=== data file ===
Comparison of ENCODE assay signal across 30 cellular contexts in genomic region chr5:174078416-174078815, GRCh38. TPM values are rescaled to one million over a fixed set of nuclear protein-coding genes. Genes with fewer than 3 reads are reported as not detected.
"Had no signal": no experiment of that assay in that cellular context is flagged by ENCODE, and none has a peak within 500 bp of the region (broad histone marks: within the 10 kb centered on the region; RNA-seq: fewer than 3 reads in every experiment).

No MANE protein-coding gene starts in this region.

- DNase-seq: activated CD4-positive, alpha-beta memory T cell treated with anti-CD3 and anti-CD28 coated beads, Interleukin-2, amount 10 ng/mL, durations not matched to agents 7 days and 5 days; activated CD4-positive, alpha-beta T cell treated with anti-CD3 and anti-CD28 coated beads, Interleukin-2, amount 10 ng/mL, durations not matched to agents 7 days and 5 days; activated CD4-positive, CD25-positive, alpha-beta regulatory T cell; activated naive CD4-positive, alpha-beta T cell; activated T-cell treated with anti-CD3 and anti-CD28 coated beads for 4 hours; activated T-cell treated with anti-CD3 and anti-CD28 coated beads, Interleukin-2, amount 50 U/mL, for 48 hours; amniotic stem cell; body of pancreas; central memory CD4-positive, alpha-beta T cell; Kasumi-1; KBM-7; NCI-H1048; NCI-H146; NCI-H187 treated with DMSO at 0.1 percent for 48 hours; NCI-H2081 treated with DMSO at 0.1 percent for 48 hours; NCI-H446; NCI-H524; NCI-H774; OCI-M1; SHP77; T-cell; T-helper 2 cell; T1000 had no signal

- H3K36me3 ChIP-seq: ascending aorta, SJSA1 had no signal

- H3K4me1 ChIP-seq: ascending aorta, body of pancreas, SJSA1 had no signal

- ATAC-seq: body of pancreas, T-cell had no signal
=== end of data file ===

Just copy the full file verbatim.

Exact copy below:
Comparison of ENCODE assay signal across 30 cellular contexts in genomic region chr5:174078416-174078815, GRCh38. TPM values are rescaled to one million over a fixed set of nuclear protein-coding genes. Genes with fewer than 3 reads are reported as not detected.
"Had no signal": no experiment of that assay in that cellular context is flagged by ENCODE, and none has a peak within 500 bp of the region (broad histone marks: within the 10 kb centered on the region; RNA-seq: fewer than 3 reads in every experiment).

No MANE protein-coding gene starts in this region.

- DNase-seq: activated CD4-positive, alpha-beta memory T cell treated with anti-CD3 and anti-CD28 coated beads, Interleukin-2, amount 10 ng/mL, durations not matched to agents 7 days and 5 days; activated CD4-positive, alpha-beta T cell treated with anti-CD3 and anti-CD28 coated beads, Interleukin-2, amount 10 ng/mL, durations not matched to agents 7 days and 5 days; activated CD4-positive, CD25-positive, alpha-beta regulatory T cell; activated naive CD4-positive, alpha-beta T cell; activated T-cell treated with anti-CD3 and anti-CD28 coated beads for 4 hours; activated T-cell treated with anti-CD3 and anti-CD28 coated beads, Interleukin-2, amount 50 U/mL, for 48 hours; amniotic stem cell; body of pancreas; central memory CD4-positive, alpha-beta T cell; Kasumi-1; KBM-7; NCI-H1048; NCI-H146; NCI-H187 treated with DMSO at 0.1 percent for 48 hours; NCI-H2081 treated with DMSO at 0.1 percent for 48 hours; NCI-H446; NCI-H524; NCI-H774; OCI-M1; SHP77; T-cell; T-helper 2 cell; T1000 had no signal

- H3K36me3 ChIP-seq: ascending aorta, SJSA1 had no signal

- H3K4me1 ChIP-seq: ascending aorta, body of pancreas, SJSA1 had no signal

- ATAC-seq: body of pancreas, T-cell had no signal